Monsoon Gets a Jump Start in 2020

The last few days have felt more like mid-August than early June over the Land of Enchantment, as the North American monsoon makes an early arrival. Daily rounds of afternoon thunderstorms have been the rule, and the increased moisture in the atmosphere has made it quite uncomfortable. For those of you with swamp coolers, you've probably noticed that they're not cooling very well with the increased humidity. Thursday was definitely a monsoon day for the Albuquerque metro area. Thunderstorms initially developed over the East Mountains during the early and mid-afternoon

. Outflow boundaries from those cells raced into the Rio Grande Valley, causing new cells to form over the West Mesa around dinnertime. More outflow boundaries swept back toward the Sandia and Manzano Mountains, causing more storms to form over the Northeast Heights and southeast part of the city. With abundant moisture and light steering flow, widespread rainfall amounts of 1/2 to 1 inch were reported across Albuquerque. Doppler radar estimates indicated a couple of pockets of 2 to 3 inch rainfall amounts in the South Valley. The Albuquerque International Sunport recorded a daily record of 0.80 inches yesterday, while we recorded 0.94 inches here at PAGCORE Solutions home office in Albuquerque's Northeast Heights.


How do we know whether or not the monsoon pattern has set over New Mexico? Well, you could look at it from the calendar, or from the dew point. Climatologically, the North American Monsoon season for New Mexico runs from June 15th to September 30th. However, the general rule of thumb for Albuquerque marks the onset of the monsoon pattern when the surface dew point at that location surpasses 47 degrees Fahrenheit.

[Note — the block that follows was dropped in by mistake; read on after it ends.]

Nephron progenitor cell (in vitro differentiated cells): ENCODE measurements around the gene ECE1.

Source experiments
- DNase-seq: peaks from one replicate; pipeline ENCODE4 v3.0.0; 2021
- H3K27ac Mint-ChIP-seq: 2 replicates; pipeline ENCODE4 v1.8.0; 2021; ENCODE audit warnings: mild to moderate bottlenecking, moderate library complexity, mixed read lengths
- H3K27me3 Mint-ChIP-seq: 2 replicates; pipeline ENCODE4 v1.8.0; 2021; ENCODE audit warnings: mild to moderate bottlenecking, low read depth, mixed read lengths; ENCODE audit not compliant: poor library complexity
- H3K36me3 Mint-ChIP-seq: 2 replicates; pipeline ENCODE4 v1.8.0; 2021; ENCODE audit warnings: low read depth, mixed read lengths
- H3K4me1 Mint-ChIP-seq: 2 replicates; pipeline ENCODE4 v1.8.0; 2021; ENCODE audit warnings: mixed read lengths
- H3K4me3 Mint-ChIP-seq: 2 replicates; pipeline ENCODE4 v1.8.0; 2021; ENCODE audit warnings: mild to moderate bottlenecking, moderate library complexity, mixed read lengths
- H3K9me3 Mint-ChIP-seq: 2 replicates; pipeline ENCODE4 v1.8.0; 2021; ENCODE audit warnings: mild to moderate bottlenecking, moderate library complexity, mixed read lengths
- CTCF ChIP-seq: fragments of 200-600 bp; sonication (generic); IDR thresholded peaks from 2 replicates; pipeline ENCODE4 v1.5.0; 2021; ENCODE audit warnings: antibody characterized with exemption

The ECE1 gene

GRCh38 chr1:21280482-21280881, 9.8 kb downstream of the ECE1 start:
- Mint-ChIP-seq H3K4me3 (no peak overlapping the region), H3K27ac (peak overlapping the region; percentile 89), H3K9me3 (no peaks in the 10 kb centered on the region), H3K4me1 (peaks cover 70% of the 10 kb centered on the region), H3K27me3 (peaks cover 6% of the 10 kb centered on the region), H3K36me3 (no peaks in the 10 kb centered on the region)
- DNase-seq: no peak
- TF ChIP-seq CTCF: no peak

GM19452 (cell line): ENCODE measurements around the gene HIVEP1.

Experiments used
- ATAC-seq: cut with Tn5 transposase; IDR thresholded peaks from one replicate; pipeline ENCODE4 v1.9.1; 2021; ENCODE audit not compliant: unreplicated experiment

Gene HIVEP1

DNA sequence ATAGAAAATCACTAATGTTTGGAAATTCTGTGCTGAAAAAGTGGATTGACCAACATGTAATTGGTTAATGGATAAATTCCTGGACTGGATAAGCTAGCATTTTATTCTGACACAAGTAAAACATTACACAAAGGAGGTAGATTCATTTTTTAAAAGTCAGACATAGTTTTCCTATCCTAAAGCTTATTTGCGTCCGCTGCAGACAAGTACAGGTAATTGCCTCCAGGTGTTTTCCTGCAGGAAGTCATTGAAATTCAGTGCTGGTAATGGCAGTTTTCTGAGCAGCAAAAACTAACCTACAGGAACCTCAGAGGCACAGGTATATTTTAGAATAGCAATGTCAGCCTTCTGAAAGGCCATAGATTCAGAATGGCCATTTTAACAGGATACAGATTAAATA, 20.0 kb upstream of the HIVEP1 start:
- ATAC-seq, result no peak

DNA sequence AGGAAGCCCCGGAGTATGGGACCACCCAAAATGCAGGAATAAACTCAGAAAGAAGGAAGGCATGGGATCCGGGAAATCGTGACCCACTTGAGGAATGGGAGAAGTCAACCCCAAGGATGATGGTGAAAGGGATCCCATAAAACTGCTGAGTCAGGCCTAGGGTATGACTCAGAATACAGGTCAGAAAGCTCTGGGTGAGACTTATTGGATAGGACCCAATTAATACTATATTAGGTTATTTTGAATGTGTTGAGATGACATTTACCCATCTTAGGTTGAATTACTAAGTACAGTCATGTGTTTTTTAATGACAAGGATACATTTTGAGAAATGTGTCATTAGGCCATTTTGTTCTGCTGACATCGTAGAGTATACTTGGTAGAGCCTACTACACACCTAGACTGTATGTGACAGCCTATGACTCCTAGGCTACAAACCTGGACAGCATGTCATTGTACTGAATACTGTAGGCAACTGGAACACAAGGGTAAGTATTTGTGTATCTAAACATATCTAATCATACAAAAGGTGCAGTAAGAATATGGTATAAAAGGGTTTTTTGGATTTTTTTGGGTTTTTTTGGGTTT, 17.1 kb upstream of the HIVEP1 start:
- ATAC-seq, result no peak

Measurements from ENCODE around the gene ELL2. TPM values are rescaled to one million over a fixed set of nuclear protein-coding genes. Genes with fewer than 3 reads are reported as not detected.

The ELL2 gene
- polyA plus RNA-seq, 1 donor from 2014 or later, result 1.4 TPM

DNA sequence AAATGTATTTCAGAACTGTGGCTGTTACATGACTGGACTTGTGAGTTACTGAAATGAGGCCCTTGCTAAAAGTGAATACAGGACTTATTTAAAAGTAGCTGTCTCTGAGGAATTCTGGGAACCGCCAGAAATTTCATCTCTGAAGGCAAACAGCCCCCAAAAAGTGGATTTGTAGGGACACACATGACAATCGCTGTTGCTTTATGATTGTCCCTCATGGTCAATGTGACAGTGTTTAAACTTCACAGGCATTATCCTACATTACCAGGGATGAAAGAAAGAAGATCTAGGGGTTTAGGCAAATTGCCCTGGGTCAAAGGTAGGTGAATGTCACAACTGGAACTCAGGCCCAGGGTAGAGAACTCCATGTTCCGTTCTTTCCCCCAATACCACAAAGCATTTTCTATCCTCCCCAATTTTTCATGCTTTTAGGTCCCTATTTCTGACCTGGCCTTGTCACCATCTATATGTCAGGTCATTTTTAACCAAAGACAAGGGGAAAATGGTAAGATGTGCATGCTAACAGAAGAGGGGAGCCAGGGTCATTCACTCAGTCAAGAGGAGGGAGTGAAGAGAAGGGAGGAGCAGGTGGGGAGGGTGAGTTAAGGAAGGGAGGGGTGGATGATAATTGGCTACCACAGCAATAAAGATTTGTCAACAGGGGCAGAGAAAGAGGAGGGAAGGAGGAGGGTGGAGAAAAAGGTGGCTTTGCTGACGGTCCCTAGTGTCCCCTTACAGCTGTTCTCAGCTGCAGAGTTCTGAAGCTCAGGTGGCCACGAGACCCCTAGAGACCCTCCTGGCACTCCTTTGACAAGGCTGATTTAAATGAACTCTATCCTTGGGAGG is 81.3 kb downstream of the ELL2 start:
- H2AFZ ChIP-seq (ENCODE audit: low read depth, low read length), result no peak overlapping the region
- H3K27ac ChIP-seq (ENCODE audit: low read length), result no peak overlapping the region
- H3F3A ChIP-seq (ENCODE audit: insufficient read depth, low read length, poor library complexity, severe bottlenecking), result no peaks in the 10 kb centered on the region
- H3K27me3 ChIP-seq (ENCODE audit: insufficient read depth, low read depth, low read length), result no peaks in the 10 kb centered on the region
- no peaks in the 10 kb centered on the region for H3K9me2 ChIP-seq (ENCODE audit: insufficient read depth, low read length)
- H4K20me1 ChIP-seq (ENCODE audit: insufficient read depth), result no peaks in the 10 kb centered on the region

During the monsoon season, daily rounds of thunderstorms develop over mountainous regions of the Intermountain West in the early afternoon, and then move into the adjacent valleys depending on the steering flow. Some days are more active than others, depending on the strength and position of the subtropical high and other synoptic features nearby.


For the upcoming week, the threat of more storms is on tap for Tuesday before the subtropical high strengthens over New Mexico, causing a downtrend in thunderstorm activity and intensifying heat over central New Mexico for Wednesday through Friday. Widepsread 90-degree heat will prevail over the Land of Enchantment, and Albuquerque may hit 100 degrees Thursday and Friday before a trough currently off the California coast moves inland and brings slightly cooler temperatures and an increase in thunderstorm activity.

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